Craig: Yes. Let’s talk about that. Some people who are listening, I’m betting, people are listening going, this is not at all what I expected you to be saying. I expect you to be talking, insert history. I find this resonates with me. I understand what you’re talking about. It makes sense to me and I know that there are people that it doesn’t resonate with. What’s going on there? Why are there some people that what you’re saying is like, “Well, that’s excellent. I need to go think about that more.” Other people are like, “What are you talking about?”

Sebastien: It’s because they’re not in demand for that. As I said there is the maturity level, [00:33:00] it doesn’t mean they’re immature. This is just where they are. It’s like a journey to become from the caterpillar to butterfly. In maturity system as I said, there is age of roots, age of fire, age of water, age of air. In between, as I say you wave and someone who’s age fire is in demand for something very particular. Someone is age of water like me is in demand for something very particular. Water talk with water, it resonate. [00:33:30] Water talk with fire,-

Craig: Probably not.

Sebastien: … probably not. Fire speak with fire. Someone I will say like it’s a phase. I used to be fire. I used to be roots. I need to because roots is like I try to understand what I’m doing. I have no idea what it is and seeking for knowledge. Age of fire, it’s like, okay, I got it. Get out of my way. Let me show you.

Craig: I have things to do. [00:34:00] Let’s go.

Sebastien: I am the one. This is kind of like this, it’s a bit caricature but this is it. Then age of water say you know what? Okay, I’ve done it for a long time. I’ve had my bruise and everything. I need to understand why I’m doing that. Then that’s where also you read more, you listen more, you’re more sensitive, you’ve got so much experience, so much. That’s what I say the stuff I say now resonate to only those who are available for that. Age of air, [00:34:30] as I say, it’s where is the let it go.

It’s just like, now I know. I won’t be here forever. It’s a fact. I can fee it. My stamina maybe is lower. My performance is lower, everything and I accept it. They don’t take part into any battle. They can make some suggestion, but they don’t take part of anything because they know is futile. That’s why it’s very linked with the meditation. Now it’s I think I always say that this is where you start to enter [00:35:00] to the other world, I would say. The stuff we don’t know, the stuff like from religion or non-religious people. It’s like you still have as an intuition, you there is something. You know and everyone can argue for hours and hours but say, no worries. You’ll sooner or later-

Craig: You will know.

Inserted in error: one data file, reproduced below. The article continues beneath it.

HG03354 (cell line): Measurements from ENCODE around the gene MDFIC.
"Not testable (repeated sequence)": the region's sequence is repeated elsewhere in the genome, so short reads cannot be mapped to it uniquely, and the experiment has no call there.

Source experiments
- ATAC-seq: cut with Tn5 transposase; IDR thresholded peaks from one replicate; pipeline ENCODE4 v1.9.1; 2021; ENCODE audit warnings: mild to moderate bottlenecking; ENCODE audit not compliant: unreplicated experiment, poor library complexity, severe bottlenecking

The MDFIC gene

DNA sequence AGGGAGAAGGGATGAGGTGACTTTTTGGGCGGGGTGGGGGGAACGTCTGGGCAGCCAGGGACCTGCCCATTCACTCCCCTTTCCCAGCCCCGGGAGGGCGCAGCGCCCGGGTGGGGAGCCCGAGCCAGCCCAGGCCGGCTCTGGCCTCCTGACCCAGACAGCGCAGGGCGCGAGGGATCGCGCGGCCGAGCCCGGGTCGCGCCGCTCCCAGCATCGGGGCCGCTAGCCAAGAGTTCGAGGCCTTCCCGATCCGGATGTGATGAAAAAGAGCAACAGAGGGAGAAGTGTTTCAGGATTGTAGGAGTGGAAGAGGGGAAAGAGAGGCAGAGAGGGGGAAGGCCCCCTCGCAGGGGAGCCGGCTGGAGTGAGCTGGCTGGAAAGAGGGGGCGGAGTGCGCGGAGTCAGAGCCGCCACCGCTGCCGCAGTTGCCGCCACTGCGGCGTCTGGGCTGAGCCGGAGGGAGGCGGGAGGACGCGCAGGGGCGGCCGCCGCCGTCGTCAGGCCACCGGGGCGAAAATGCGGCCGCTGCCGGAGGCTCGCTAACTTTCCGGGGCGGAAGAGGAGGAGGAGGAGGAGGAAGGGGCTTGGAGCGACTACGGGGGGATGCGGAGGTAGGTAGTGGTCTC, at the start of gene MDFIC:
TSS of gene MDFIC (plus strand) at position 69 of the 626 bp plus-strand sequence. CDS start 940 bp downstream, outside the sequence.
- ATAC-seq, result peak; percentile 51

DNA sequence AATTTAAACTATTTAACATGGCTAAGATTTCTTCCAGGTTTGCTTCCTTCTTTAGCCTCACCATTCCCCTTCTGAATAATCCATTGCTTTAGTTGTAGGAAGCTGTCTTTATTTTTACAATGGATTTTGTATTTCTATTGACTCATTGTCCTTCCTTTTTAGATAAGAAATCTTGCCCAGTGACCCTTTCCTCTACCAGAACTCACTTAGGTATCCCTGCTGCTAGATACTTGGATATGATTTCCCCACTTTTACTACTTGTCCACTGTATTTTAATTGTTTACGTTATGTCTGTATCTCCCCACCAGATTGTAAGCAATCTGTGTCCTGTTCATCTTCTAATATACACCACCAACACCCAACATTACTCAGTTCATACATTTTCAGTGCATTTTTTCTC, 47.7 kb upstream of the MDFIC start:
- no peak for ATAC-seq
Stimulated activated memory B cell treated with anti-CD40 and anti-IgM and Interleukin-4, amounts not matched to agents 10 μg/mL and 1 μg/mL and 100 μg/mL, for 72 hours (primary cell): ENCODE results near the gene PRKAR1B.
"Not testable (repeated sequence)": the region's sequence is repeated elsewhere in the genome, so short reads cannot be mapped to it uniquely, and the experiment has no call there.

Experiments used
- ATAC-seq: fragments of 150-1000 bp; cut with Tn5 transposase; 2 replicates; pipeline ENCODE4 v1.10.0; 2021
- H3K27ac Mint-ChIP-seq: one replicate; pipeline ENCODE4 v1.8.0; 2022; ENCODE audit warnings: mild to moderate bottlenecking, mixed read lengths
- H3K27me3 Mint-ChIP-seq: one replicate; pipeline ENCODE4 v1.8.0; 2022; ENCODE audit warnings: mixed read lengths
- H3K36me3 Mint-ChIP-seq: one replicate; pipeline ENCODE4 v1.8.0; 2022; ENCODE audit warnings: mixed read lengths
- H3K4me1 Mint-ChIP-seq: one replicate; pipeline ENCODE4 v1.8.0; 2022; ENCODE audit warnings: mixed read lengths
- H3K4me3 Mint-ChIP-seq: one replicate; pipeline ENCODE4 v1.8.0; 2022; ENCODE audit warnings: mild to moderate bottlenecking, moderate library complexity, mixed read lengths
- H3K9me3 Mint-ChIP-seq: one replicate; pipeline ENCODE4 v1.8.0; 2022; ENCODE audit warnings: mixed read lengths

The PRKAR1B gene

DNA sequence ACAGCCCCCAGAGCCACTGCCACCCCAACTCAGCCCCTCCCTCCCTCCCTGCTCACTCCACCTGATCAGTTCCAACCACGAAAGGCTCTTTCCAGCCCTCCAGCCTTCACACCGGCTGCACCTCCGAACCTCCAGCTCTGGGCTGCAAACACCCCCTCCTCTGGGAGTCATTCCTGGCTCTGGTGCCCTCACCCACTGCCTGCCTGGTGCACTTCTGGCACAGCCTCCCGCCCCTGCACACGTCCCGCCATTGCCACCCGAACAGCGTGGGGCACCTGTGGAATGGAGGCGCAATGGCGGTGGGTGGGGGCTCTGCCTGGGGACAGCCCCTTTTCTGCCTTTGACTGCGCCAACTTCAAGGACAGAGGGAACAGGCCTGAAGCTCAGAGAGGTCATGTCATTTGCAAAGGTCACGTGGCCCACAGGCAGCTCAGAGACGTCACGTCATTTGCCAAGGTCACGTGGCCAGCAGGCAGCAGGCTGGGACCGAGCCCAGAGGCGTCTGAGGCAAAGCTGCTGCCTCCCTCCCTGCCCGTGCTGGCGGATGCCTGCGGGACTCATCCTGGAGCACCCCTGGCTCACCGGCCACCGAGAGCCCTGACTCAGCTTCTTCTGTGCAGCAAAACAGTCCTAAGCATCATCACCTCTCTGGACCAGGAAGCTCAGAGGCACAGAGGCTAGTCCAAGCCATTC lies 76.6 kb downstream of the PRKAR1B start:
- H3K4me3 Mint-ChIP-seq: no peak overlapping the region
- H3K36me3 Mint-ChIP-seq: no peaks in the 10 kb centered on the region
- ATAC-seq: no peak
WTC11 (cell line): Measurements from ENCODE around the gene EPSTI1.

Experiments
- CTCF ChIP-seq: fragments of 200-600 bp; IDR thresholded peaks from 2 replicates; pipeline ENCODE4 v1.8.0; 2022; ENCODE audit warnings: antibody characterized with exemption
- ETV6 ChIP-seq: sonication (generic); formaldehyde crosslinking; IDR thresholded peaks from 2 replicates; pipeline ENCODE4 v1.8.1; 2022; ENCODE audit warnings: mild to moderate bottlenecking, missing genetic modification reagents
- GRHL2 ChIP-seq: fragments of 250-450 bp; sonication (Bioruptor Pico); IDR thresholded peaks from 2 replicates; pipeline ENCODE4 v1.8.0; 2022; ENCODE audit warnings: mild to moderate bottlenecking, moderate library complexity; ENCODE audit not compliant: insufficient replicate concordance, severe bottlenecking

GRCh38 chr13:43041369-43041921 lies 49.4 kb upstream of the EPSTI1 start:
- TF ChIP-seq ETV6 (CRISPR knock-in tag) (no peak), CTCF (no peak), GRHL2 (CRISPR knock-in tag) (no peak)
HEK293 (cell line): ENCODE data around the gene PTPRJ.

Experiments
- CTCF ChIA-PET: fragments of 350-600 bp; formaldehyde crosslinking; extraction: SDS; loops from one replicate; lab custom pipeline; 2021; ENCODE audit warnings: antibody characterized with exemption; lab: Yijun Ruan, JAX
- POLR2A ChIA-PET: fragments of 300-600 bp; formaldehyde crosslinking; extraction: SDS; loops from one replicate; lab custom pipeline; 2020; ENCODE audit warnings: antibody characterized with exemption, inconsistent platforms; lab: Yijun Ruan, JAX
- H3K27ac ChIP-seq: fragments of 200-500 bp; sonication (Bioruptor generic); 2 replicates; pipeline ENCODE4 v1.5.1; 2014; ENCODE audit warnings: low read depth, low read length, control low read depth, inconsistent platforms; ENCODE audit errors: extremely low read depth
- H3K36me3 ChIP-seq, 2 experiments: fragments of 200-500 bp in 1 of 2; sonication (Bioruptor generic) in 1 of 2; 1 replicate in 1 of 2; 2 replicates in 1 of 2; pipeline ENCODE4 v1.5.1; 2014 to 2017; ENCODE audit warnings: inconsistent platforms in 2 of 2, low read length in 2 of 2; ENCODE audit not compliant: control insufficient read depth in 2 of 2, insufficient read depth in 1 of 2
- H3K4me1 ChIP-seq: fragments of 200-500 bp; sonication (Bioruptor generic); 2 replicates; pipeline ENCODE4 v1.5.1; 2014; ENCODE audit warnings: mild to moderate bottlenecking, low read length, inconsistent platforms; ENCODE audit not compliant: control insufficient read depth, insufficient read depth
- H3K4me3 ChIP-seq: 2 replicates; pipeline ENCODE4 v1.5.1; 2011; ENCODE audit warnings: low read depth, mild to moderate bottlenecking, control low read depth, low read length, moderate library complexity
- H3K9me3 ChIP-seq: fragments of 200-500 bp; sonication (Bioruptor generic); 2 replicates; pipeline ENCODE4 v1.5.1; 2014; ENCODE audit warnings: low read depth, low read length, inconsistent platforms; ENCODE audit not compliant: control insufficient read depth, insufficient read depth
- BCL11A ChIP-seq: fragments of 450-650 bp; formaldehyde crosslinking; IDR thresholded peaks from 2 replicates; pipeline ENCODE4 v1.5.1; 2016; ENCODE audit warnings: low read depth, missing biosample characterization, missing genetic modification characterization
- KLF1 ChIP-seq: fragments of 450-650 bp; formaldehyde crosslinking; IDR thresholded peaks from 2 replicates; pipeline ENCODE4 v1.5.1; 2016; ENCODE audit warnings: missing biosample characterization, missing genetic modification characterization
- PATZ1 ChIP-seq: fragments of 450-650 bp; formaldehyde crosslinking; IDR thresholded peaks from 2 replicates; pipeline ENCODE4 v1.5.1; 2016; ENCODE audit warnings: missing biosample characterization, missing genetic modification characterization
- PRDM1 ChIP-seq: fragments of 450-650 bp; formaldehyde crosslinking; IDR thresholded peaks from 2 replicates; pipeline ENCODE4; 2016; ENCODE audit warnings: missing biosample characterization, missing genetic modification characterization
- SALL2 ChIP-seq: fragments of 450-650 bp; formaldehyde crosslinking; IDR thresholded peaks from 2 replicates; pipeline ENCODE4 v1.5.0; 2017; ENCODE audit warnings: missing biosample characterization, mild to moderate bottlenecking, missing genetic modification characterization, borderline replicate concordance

Sebastien: We hope later, but you will get it. That’s where the art of let it go, that’s okay. I’ve done all my journey, long journey and now I enter to this world, [00:35:30] I start to have more wisdom. But some of the people are old but they have no wisdom. But anyway, but that’s the way.

A place of their own

Dylan: [00:11:00] Right, yeah. So we found a tiny, little, we would joke it was like a boutique parkour gym it was like 900 square feet, and we-

Craig: I love that thing, you walked in and it was like, “Oh, it’s got an L, it goes around the corner,” and when you filled it up with stuff it actually got bigger for some reason.

Dylan: Yeah, exactly, it is hilarious when we designed it the way you would design a ship or an airplane or something where there’s no wasted…it’s not just the dining room table, it’s also the bed, so we [00:11:30] tried to be really creative in use of the space and the interaction of the obstacles and I did love that gym. But it was hilarious when we did move recently, just January first we opened to our much bigger space, like four times the size. When we had gotten all the stuff out and I just looked at the… I just stood there alone in the room, I was like, “What crazy person thought he could do a parkour gym in this thing?” It was so little!

Craig: Wasn’t it some kind of art thing on the other side of the wall? Was there an art studio or a gallery-

Dylan: Right, that whole building was mostly artist spaces and stuff [00:12:00] like that, so it was like the size, the guy who had it before me was like a sculptor. It was just him alone and a wheel. There was enough room for that, and then I was like, “I could build a parkour gym, it will be fine.”

Craig: We’ll hang five sets of rings from the ceiling…

Dylan: Right, exactly. So I guess a couple years went by in that much smaller space, and at that point we started to… I guess we were doing something right because it was growing a lot, and a lot of interest. The buzz was starting to form and starting to reach that tipping point in the community where enough people knew about [00:12:30] us that when someone was interested in this type of thing, they would be like, “Oh, I know there is a thing like that around here, go check it out.” So we kind of grew to the point where we were like, “We’ve gotta get out of here-”

Craig: Bursting at the seams…

Dylan: Right, there’s too many people-

Craig: I can’t get in the door to get my bag down to turn right-

Bigger and better things